In the international investment treaty context, as a general matter, the applicable law is international law. In particular, the lex specialis is the investment treaty being applied. Lacunae can be filled with reference to the general background of international law, including other international treaties or conventions that might otherwise be applicable in the relations between the parties, customary law, or general principles of law. Judicial decisions and the teachings of the most highly qualified publicists should be considered as a subsidiary means for determining the applicable law.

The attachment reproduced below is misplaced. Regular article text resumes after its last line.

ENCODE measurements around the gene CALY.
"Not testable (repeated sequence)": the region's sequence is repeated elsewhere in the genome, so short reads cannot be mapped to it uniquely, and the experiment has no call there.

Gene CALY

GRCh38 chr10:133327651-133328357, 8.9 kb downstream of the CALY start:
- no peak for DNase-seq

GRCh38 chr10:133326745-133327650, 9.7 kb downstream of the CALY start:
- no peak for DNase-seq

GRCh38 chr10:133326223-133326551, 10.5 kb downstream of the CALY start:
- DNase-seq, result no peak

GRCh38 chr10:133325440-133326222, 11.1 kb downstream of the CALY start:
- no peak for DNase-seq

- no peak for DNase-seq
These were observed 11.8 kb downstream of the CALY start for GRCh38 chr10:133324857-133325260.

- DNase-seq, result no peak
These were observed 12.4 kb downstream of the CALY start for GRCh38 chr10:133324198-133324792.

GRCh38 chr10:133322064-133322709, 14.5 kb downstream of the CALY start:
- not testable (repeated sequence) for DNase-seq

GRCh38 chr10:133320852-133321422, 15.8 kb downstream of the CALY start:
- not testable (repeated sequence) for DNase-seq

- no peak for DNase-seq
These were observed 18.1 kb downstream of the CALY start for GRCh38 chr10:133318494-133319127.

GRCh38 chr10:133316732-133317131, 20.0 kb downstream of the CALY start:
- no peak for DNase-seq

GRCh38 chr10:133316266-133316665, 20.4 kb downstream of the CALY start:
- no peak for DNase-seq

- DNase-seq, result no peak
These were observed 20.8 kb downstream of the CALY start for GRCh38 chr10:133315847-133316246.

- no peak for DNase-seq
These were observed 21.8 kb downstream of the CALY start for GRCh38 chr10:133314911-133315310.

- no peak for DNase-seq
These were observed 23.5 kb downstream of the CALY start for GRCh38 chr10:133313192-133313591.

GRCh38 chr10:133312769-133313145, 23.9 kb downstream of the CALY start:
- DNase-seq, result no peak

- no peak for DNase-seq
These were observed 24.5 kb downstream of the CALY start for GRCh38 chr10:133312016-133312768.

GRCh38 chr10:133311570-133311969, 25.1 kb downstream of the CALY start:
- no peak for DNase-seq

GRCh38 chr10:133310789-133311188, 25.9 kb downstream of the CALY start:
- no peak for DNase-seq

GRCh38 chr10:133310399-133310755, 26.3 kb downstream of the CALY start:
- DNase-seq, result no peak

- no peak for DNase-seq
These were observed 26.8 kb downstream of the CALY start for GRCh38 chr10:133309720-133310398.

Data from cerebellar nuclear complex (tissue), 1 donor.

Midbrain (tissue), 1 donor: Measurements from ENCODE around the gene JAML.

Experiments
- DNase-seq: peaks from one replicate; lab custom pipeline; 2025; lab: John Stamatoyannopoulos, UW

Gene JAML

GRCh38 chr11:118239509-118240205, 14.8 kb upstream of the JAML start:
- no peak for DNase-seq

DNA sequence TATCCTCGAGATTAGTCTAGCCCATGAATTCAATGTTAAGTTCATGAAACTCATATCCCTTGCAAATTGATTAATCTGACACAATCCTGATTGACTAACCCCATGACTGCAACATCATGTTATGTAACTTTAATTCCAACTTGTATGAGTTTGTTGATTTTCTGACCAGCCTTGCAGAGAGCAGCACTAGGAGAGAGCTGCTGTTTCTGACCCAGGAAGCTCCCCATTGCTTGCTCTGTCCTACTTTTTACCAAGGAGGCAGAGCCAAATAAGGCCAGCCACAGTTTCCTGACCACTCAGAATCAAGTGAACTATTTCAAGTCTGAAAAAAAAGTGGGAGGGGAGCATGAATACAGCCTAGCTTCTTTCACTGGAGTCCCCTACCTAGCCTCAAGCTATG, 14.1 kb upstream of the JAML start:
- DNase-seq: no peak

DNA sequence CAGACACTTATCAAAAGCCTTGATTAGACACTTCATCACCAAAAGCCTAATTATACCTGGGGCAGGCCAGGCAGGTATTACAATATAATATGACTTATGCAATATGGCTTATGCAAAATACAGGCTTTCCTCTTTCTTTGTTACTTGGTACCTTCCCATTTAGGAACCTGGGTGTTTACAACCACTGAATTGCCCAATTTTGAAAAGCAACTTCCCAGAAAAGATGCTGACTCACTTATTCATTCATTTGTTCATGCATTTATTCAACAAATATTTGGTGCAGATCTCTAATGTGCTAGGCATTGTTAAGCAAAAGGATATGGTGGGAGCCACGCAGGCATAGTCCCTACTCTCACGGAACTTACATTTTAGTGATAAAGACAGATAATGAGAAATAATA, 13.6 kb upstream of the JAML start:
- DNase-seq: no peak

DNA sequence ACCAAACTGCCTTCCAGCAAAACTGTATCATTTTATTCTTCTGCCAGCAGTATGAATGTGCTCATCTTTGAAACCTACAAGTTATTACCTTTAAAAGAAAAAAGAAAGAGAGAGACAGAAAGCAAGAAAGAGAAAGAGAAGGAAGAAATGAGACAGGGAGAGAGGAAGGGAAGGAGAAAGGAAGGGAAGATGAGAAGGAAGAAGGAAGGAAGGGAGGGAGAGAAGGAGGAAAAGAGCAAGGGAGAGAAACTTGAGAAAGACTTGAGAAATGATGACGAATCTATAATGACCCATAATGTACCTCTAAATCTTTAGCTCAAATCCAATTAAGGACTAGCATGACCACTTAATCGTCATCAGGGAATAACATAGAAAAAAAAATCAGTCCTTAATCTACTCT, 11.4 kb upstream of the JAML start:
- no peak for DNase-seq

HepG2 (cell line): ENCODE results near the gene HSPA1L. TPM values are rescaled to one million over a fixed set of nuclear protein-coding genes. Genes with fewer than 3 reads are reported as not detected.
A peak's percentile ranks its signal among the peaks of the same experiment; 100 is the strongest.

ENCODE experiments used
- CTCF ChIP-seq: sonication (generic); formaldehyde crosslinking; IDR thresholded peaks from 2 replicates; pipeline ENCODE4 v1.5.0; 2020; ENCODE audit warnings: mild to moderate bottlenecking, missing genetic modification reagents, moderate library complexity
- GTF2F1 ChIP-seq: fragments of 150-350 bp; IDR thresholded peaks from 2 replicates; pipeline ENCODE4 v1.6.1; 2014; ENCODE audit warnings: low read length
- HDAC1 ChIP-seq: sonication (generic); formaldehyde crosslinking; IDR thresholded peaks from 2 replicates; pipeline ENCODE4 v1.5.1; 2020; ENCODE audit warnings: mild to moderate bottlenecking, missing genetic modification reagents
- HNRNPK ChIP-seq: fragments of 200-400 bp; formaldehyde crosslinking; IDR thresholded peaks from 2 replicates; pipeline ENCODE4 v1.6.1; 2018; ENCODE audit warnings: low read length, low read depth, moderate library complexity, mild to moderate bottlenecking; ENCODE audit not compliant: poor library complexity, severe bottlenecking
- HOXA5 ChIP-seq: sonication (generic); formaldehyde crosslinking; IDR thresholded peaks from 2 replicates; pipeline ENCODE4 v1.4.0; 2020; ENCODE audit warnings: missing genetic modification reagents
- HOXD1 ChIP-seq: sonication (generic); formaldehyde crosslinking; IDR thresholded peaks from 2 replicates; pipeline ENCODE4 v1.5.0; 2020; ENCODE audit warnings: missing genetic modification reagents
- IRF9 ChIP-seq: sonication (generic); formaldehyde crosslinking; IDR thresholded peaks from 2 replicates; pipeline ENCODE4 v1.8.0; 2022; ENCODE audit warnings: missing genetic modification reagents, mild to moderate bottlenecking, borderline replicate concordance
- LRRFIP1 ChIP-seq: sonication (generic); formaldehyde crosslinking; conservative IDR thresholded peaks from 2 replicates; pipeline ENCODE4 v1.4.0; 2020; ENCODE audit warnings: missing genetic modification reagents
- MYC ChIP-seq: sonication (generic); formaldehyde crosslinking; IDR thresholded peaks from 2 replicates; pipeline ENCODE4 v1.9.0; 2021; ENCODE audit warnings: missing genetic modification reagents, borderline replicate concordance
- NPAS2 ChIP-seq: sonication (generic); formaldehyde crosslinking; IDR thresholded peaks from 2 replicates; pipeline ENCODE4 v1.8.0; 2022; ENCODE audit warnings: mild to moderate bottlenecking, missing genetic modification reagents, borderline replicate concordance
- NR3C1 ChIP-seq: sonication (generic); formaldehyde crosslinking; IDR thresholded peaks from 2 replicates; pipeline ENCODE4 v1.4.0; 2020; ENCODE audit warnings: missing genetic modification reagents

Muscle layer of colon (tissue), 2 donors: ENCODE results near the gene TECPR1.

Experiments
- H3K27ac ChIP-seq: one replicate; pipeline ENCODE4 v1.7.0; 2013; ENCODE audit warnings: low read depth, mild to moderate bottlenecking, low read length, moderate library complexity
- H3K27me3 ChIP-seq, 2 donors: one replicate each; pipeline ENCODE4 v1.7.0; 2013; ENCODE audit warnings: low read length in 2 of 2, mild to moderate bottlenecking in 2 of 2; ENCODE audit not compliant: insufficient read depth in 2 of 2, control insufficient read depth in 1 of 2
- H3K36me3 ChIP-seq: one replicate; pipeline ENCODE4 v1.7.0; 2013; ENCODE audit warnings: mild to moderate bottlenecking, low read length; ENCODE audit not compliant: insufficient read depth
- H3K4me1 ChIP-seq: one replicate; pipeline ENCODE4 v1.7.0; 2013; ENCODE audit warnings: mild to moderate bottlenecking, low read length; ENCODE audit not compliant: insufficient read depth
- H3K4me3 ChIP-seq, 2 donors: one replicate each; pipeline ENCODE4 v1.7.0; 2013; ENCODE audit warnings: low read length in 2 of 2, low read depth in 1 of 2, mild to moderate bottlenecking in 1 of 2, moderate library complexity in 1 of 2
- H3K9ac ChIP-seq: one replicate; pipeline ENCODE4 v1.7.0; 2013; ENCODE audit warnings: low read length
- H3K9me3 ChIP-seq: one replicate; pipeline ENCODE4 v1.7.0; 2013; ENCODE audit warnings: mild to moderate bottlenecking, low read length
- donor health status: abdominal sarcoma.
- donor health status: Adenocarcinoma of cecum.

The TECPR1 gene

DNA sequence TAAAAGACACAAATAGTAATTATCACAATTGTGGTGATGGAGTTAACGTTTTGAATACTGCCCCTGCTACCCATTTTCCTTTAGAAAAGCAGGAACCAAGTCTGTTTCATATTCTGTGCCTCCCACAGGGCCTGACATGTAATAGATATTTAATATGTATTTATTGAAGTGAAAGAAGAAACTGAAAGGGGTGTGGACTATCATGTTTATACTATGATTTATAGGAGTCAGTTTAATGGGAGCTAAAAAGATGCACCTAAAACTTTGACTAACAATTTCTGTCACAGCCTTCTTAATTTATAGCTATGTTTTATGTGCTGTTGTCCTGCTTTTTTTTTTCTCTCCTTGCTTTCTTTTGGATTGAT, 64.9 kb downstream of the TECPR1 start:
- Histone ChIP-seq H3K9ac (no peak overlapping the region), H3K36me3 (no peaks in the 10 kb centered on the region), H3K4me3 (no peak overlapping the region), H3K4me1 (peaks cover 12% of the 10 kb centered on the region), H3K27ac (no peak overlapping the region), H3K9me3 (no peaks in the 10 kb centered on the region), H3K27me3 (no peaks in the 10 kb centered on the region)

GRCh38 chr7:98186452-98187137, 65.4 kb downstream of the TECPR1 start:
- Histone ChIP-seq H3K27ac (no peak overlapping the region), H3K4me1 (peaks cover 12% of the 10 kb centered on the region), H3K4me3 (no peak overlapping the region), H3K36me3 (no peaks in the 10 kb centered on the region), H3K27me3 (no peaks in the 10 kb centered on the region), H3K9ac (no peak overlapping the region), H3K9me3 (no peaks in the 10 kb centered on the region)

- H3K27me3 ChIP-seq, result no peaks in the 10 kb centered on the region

As such, the starting point for establishing the criteria by which to assess the validity of government public interest regulation is the applicable treaty itself. One ought to begin by asking what the substantive investment treaty standards say about the standard of review. Certain investment treaty standards are formulated in such a way as to articulate both the standard of protection and the standard of review; that is, both the treatment that investors are guaranteed, and the criteria by which a state’s conduct ought to be judged. For example, the fair and equitable treatment requirement ensures a certain level of treatment to investors, but by interpreting what is meant by “fair” and “equitable” a tribunal is also establishing the criteria by which the government measure is being reviewed. Without getting into the details of defining the standard, a task we have undertaken elsewhere, the tribunal essentially builds an assessment of the importance of the state’s policy interests into its application of the standard: asking, for example, whether it is fair and equitable to adopt an environmental regulation for which there is imprecise scientific support. This query inevitably requires a tribunal to establish the degree of deference it must accord to the state in making such determinations. In other words, the appropriate standard of review follows from the interpretation of the substantive standard of protection itself.